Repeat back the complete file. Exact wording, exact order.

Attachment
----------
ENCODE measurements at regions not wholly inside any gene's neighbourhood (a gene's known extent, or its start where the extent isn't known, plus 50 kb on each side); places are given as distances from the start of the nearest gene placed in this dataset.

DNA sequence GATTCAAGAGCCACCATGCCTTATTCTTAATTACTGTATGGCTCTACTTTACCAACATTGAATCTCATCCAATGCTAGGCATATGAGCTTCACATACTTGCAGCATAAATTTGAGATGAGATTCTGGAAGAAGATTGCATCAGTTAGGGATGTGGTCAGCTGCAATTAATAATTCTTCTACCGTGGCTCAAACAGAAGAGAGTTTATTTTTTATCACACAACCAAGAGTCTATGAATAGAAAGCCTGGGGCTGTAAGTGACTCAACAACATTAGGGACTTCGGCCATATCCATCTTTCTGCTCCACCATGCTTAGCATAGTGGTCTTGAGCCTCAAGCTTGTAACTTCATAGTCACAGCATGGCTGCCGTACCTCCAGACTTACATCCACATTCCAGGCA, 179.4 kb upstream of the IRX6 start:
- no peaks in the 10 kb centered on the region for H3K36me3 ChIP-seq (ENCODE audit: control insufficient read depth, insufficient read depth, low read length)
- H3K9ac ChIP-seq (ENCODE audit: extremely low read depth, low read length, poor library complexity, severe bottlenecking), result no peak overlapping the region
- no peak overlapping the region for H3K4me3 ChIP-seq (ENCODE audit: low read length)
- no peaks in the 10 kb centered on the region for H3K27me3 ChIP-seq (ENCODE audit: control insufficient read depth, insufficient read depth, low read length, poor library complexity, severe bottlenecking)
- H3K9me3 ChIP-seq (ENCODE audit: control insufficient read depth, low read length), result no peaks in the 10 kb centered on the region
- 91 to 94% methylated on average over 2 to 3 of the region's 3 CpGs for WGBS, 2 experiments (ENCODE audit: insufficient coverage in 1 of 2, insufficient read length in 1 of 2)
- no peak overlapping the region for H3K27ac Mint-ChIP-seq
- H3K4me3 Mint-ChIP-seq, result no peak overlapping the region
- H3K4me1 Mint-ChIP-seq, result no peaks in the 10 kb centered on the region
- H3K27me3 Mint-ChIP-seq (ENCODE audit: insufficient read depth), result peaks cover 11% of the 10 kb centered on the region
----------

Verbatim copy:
ENCODE measurements at regions not wholly inside any gene's neighbourhood (a gene's known extent, or its start where the extent isn't known, plus 50 kb on each side); places are given as distances from the start of the nearest gene placed in this dataset.

DNA sequence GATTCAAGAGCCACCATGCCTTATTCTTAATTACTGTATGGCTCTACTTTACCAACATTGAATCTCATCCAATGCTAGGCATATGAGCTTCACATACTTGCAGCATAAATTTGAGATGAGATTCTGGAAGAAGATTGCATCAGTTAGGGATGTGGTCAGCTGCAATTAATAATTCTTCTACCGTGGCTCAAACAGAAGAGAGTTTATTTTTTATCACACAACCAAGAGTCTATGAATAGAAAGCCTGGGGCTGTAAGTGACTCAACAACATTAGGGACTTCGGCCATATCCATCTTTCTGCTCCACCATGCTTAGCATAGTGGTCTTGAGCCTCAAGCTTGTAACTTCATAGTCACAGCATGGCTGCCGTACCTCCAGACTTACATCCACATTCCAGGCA, 179.4 kb upstream of the IRX6 start:
- no peaks in the 10 kb centered on the region for H3K36me3 ChIP-seq (ENCODE audit: control insufficient read depth, insufficient read depth, low read length)
- H3K9ac ChIP-seq (ENCODE audit: extremely low read depth, low read length, poor library complexity, severe bottlenecking), result no peak overlapping the region
- no peak overlapping the region for H3K4me3 ChIP-seq (ENCODE audit: low read length)
- no peaks in the 10 kb centered on the region for H3K27me3 ChIP-seq (ENCODE audit: control insufficient read depth, insufficient read depth, low read length, poor library complexity, severe bottlenecking)
- H3K9me3 ChIP-seq (ENCODE audit: control insufficient read depth, low read length), result no peaks in the 10 kb centered on the region
- 91 to 94% methylated on average over 2 to 3 of the region's 3 CpGs for WGBS, 2 experiments (ENCODE audit: insufficient coverage in 1 of 2, insufficient read length in 1 of 2)
- no peak overlapping the region for H3K27ac Mint-ChIP-seq
- H3K4me3 Mint-ChIP-seq, result no peak overlapping the region
- H3K4me1 Mint-ChIP-seq, result no peaks in the 10 kb centered on the region
- H3K27me3 Mint-ChIP-seq (ENCODE audit: insufficient read depth), result peaks cover 11% of the 10 kb centered on the region